Catalysis is inherently driven by the interaction of reactants, intermediates and formed products with the catalyst’s surface. In order to reach the desired transition state and to overcome the kinetic barrier, elevated temperatures or electrical potentials are employed to increase the rate of reaction. Despite immense efforts in the last decades, research in thermo- and electrocatalysis has often preceded in isolation, even for similar reactions. Conceptually, any heterogeneous surface process that involves changes in oxidation states, redox processes, adsorption of charged species (even as spectators) or heterolytic cleavage of small molecules should be thought of as having parallels with electrochemical processes occurring at electrified interfaces. Herein, we compare current trends in thermo- and electrocatalysis and elaborate on the commonalities and differences between both research fields, with a specific focus on the production of hydrogen peroxide as case study. We hope that interlinking both fields will be inspiring and thought-provoking, eventually creating synergies and leverage towards more efficient decentralized chemical conversion processes.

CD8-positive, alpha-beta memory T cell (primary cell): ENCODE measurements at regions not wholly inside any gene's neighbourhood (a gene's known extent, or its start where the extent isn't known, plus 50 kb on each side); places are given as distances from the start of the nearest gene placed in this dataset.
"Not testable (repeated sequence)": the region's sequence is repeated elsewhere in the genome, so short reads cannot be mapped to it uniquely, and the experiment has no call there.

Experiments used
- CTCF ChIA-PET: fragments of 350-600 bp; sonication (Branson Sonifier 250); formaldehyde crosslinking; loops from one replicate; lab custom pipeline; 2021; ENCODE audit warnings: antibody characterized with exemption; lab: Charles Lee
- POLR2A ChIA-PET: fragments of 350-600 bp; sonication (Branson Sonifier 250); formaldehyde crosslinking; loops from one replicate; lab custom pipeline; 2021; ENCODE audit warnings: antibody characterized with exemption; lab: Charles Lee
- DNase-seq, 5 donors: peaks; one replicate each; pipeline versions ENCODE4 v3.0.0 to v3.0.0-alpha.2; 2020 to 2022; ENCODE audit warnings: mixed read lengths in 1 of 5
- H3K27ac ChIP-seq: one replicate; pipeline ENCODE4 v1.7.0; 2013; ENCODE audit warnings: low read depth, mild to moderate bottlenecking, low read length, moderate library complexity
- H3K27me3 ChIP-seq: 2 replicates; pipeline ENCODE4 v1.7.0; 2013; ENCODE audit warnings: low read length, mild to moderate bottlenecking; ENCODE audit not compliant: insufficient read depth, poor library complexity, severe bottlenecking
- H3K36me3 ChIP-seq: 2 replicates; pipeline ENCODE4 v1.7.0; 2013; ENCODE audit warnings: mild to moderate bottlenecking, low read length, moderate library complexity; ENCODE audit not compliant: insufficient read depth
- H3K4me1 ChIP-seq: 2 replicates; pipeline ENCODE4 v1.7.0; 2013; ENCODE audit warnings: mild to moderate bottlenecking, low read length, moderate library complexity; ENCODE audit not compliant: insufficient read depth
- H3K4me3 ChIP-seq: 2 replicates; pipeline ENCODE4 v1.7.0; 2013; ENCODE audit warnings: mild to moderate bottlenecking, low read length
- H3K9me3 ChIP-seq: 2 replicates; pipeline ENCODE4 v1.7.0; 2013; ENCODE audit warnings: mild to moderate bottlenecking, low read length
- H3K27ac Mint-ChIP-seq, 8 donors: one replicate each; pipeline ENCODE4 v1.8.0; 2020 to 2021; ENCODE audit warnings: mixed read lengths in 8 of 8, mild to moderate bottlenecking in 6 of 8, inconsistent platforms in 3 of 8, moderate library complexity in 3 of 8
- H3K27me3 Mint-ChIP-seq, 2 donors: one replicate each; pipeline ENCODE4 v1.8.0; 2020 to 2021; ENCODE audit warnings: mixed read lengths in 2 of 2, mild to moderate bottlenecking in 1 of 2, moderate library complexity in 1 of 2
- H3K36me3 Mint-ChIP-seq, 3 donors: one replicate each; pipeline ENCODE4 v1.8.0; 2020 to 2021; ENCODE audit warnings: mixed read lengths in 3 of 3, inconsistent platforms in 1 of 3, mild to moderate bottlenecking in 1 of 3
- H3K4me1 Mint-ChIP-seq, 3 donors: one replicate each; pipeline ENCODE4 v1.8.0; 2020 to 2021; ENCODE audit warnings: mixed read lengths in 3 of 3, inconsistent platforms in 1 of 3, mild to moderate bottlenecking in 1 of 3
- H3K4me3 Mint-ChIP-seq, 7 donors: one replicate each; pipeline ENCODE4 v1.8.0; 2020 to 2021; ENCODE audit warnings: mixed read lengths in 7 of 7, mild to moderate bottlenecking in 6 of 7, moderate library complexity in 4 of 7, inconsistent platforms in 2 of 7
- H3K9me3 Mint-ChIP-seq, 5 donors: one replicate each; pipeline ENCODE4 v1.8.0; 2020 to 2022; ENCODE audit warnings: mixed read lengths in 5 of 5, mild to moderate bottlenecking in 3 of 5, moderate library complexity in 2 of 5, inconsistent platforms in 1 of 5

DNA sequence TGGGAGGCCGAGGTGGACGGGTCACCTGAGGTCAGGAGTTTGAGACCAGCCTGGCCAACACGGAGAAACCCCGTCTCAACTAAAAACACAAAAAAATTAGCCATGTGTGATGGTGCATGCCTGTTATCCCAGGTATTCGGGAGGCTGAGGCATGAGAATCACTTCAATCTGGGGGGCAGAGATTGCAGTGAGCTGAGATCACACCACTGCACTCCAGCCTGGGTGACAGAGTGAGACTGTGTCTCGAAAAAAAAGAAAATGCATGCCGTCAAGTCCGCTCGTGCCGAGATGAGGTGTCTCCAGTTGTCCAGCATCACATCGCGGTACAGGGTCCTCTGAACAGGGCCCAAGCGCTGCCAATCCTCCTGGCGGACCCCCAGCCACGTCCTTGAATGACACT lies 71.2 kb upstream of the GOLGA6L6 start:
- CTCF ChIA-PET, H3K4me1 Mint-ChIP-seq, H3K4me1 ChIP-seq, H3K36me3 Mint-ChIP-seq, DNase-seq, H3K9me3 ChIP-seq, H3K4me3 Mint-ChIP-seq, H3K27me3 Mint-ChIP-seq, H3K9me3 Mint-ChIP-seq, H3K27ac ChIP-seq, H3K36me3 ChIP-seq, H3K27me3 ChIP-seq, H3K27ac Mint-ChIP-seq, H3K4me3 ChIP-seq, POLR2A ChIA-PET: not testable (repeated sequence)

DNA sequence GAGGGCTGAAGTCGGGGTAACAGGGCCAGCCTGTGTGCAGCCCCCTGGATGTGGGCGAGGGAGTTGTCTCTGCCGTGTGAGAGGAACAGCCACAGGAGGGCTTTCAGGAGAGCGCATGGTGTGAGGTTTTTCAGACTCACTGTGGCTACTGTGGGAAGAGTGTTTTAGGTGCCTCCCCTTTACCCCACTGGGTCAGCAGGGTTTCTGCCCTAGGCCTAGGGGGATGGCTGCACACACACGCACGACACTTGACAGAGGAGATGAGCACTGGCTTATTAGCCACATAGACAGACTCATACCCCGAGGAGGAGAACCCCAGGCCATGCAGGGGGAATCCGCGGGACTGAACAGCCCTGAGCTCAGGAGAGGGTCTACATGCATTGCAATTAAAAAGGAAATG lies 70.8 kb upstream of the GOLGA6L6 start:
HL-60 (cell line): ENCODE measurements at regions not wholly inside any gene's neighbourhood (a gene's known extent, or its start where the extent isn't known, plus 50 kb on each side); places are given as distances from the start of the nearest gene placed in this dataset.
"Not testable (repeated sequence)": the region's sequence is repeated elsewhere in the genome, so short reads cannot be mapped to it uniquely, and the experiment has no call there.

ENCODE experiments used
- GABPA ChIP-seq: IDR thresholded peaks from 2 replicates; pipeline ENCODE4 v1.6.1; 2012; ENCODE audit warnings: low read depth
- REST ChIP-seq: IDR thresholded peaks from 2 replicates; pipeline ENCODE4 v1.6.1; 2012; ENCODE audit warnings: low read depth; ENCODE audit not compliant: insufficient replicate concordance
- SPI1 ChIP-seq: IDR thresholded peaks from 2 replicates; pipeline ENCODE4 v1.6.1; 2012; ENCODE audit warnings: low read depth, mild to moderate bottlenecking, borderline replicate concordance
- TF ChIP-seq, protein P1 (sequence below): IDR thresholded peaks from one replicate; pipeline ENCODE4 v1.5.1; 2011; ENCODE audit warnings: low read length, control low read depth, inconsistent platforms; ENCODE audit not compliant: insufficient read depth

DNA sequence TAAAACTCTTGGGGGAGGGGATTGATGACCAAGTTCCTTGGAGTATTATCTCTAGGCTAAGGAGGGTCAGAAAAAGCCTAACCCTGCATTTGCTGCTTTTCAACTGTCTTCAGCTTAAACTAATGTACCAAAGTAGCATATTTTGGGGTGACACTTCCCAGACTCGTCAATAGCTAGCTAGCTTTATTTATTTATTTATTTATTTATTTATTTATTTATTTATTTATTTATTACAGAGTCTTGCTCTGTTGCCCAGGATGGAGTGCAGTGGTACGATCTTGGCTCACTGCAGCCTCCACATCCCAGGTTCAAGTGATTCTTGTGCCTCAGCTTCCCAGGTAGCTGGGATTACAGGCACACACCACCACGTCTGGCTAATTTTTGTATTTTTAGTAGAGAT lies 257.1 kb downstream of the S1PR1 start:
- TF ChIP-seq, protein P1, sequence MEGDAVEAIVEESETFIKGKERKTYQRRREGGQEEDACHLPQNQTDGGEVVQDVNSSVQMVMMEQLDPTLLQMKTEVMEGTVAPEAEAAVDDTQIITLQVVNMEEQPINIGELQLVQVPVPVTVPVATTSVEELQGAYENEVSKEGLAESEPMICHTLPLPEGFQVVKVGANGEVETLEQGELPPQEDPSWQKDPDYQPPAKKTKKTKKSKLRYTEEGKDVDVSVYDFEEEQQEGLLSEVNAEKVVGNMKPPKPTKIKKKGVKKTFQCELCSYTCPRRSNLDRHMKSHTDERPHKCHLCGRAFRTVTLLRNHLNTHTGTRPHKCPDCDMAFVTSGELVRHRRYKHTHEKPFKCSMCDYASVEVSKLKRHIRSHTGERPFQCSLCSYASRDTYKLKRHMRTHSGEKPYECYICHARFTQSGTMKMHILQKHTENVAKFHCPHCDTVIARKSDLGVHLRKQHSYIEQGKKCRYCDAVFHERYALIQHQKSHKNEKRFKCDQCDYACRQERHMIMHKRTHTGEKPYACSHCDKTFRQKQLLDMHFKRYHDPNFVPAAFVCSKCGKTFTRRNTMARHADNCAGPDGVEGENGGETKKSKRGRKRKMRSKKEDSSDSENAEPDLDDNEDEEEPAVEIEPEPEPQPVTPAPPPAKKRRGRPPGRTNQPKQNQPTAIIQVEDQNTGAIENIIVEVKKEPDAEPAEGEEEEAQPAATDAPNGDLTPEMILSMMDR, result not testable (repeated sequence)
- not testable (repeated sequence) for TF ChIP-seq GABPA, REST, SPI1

ASJC Scopus subject areas
- Biochemistry, Genetics and Molecular Biology(all)
- Physics and Astronomy(all)